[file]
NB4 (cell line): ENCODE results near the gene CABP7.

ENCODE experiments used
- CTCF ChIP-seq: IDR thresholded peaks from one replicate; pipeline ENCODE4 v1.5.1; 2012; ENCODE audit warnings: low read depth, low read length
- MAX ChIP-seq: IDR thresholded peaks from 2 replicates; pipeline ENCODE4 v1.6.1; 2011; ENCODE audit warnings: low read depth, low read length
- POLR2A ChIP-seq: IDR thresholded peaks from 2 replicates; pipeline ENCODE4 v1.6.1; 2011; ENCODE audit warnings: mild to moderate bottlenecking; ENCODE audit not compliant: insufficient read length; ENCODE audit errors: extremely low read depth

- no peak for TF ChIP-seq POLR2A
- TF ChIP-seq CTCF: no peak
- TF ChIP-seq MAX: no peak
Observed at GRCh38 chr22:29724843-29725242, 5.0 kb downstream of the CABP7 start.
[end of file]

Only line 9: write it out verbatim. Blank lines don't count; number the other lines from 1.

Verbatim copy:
Observed at GRCh38 chr22:29724843-29725242, 5.0 kb downstream of the CABP7 start.